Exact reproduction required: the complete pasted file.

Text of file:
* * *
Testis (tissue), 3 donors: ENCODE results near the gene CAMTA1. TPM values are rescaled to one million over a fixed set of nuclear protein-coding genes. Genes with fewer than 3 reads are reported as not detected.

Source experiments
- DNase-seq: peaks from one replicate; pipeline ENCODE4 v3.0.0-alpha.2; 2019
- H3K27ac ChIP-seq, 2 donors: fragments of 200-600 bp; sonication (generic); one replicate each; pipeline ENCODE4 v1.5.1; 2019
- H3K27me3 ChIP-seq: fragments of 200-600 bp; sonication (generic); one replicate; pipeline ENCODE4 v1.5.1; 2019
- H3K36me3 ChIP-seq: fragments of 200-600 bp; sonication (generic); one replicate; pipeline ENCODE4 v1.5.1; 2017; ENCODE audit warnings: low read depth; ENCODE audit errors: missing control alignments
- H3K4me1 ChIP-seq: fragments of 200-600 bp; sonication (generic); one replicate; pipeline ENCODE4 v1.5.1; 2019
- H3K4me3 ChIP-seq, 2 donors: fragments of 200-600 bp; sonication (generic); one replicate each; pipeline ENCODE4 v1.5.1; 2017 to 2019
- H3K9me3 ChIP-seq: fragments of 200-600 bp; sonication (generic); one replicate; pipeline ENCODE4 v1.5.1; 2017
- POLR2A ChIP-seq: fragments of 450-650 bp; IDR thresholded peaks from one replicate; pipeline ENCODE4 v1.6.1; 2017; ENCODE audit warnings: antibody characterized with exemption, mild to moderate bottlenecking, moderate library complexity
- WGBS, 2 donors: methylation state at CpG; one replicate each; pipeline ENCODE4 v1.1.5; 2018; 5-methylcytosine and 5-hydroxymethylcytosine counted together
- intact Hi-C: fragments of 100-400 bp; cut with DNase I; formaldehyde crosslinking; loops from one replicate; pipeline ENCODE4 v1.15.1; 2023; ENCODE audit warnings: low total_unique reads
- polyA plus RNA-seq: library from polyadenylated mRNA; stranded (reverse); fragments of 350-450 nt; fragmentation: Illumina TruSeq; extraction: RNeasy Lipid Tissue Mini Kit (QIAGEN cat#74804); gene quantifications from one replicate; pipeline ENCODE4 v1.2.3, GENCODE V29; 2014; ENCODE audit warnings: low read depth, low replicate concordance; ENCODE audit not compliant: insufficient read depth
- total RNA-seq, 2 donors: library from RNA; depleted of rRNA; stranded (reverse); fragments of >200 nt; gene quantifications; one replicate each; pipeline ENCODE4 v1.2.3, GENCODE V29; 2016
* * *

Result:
Testis (tissue), 3 donors: ENCODE results near the gene CAMTA1. TPM values are rescaled to one million over a fixed set of nuclear protein-coding genes. Genes with fewer than 3 reads are reported as not detected.

Source experiments
- DNase-seq: peaks from one replicate; pipeline ENCODE4 v3.0.0-alpha.2; 2019
- H3K27ac ChIP-seq, 2 donors: fragments of 200-600 bp; sonication (generic); one replicate each; pipeline ENCODE4 v1.5.1; 2019
- H3K27me3 ChIP-seq: fragments of 200-600 bp; sonication (generic); one replicate; pipeline ENCODE4 v1.5.1; 2019
- H3K36me3 ChIP-seq: fragments of 200-600 bp; sonication (generic); one replicate; pipeline ENCODE4 v1.5.1; 2017; ENCODE audit warnings: low read depth; ENCODE audit errors: missing control alignments
- H3K4me1 ChIP-seq: fragments of 200-600 bp; sonication (generic); one replicate; pipeline ENCODE4 v1.5.1; 2019
- H3K4me3 ChIP-seq, 2 donors: fragments of 200-600 bp; sonication (generic); one replicate each; pipeline ENCODE4 v1.5.1; 2017 to 2019
- H3K9me3 ChIP-seq: fragments of 200-600 bp; sonication (generic); one replicate; pipeline ENCODE4 v1.5.1; 2017
- POLR2A ChIP-seq: fragments of 450-650 bp; IDR thresholded peaks from one replicate; pipeline ENCODE4 v1.6.1; 2017; ENCODE audit warnings: antibody characterized with exemption, mild to moderate bottlenecking, moderate library complexity
- WGBS, 2 donors: methylation state at CpG; one replicate each; pipeline ENCODE4 v1.1.5; 2018; 5-methylcytosine and 5-hydroxymethylcytosine counted together
- intact Hi-C: fragments of 100-400 bp; cut with DNase I; formaldehyde crosslinking; loops from one replicate; pipeline ENCODE4 v1.15.1; 2023; ENCODE audit warnings: low total_unique reads
- polyA plus RNA-seq: library from polyadenylated mRNA; stranded (reverse); fragments of 350-450 nt; fragmentation: Illumina TruSeq; extraction: RNeasy Lipid Tissue Mini Kit (QIAGEN cat#74804); gene quantifications from one replicate; pipeline ENCODE4 v1.2.3, GENCODE V29; 2014; ENCODE audit warnings: low read depth, low replicate concordance; ENCODE audit not compliant: insufficient read depth
- total RNA-seq, 2 donors: library from RNA; depleted of rRNA; stranded (reverse); fragments of >200 nt; gene quantifications; one replicate each; pipeline ENCODE4 v1.2.3, GENCODE V29; 2016